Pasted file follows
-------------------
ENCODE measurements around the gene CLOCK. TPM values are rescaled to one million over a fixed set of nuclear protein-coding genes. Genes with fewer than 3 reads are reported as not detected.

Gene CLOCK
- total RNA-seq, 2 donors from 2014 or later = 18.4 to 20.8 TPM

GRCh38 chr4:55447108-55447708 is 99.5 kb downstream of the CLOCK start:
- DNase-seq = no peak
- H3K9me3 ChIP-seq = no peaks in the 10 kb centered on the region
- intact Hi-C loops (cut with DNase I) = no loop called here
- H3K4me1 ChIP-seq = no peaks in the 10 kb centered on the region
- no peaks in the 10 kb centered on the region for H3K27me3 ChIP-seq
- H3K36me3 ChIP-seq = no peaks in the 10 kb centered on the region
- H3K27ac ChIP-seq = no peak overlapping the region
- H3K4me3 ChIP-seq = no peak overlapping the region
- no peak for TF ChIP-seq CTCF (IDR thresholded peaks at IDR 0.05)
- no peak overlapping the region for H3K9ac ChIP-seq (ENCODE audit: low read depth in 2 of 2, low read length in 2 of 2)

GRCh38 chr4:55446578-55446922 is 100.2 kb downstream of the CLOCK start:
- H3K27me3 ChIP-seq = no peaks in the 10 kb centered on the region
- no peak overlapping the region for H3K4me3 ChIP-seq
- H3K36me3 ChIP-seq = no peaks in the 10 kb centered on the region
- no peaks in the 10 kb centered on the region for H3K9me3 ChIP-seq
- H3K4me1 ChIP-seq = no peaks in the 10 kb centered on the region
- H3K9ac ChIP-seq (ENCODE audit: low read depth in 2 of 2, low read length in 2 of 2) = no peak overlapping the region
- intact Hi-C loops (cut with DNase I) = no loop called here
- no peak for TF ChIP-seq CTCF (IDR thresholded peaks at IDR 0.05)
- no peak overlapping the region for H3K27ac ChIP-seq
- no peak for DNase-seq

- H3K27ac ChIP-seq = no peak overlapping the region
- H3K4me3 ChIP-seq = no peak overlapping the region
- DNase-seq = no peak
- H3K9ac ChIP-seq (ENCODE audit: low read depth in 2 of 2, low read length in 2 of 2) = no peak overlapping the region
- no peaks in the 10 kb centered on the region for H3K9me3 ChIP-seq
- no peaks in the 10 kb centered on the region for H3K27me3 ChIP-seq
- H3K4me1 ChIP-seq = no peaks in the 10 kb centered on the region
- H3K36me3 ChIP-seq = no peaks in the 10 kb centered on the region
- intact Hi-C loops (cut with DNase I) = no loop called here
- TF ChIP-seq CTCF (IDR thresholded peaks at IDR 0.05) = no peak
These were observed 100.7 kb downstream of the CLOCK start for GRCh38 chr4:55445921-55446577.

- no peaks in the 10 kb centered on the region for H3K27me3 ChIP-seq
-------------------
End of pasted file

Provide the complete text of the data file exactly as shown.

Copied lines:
ENCODE measurements around the gene CLOCK. TPM values are rescaled to one million over a fixed set of nuclear protein-coding genes. Genes with fewer than 3 reads are reported as not detected.

Gene CLOCK
- total RNA-seq, 2 donors from 2014 or later = 18.4 to 20.8 TPM

GRCh38 chr4:55447108-55447708 is 99.5 kb downstream of the CLOCK start:
- DNase-seq = no peak
- H3K9me3 ChIP-seq = no peaks in the 10 kb centered on the region
- intact Hi-C loops (cut with DNase I) = no loop called here
- H3K4me1 ChIP-seq = no peaks in the 10 kb centered on the region
- no peaks in the 10 kb centered on the region for H3K27me3 ChIP-seq
- H3K36me3 ChIP-seq = no peaks in the 10 kb centered on the region
- H3K27ac ChIP-seq = no peak overlapping the region
- H3K4me3 ChIP-seq = no peak overlapping the region
- no peak for TF ChIP-seq CTCF (IDR thresholded peaks at IDR 0.05)
- no peak overlapping the region for H3K9ac ChIP-seq (ENCODE audit: low read depth in 2 of 2, low read length in 2 of 2)

GRCh38 chr4:55446578-55446922 is 100.2 kb downstream of the CLOCK start:
- H3K27me3 ChIP-seq = no peaks in the 10 kb centered on the region
- no peak overlapping the region for H3K4me3 ChIP-seq
- H3K36me3 ChIP-seq = no peaks in the 10 kb centered on the region
- no peaks in the 10 kb centered on the region for H3K9me3 ChIP-seq
- H3K4me1 ChIP-seq = no peaks in the 10 kb centered on the region
- H3K9ac ChIP-seq (ENCODE audit: low read depth in 2 of 2, low read length in 2 of 2) = no peak overlapping the region
- intact Hi-C loops (cut with DNase I) = no loop called here
- no peak for TF ChIP-seq CTCF (IDR thresholded peaks at IDR 0.05)
- no peak overlapping the region for H3K27ac ChIP-seq
- no peak for DNase-seq

- H3K27ac ChIP-seq = no peak overlapping the region
- H3K4me3 ChIP-seq = no peak overlapping the region
- DNase-seq = no peak
- H3K9ac ChIP-seq (ENCODE audit: low read depth in 2 of 2, low read length in 2 of 2) = no peak overlapping the region
- no peaks in the 10 kb centered on the region for H3K9me3 ChIP-seq
- no peaks in the 10 kb centered on the region for H3K27me3 ChIP-seq
- H3K4me1 ChIP-seq = no peaks in the 10 kb centered on the region
- H3K36me3 ChIP-seq = no peaks in the 10 kb centered on the region
- intact Hi-C loops (cut with DNase I) = no loop called here
- TF ChIP-seq CTCF (IDR thresholded peaks at IDR 0.05) = no peak
These were observed 100.7 kb downstream of the CLOCK start for GRCh38 chr4:55445921-55446577.

- no peaks in the 10 kb centered on the region for H3K27me3 ChIP-seq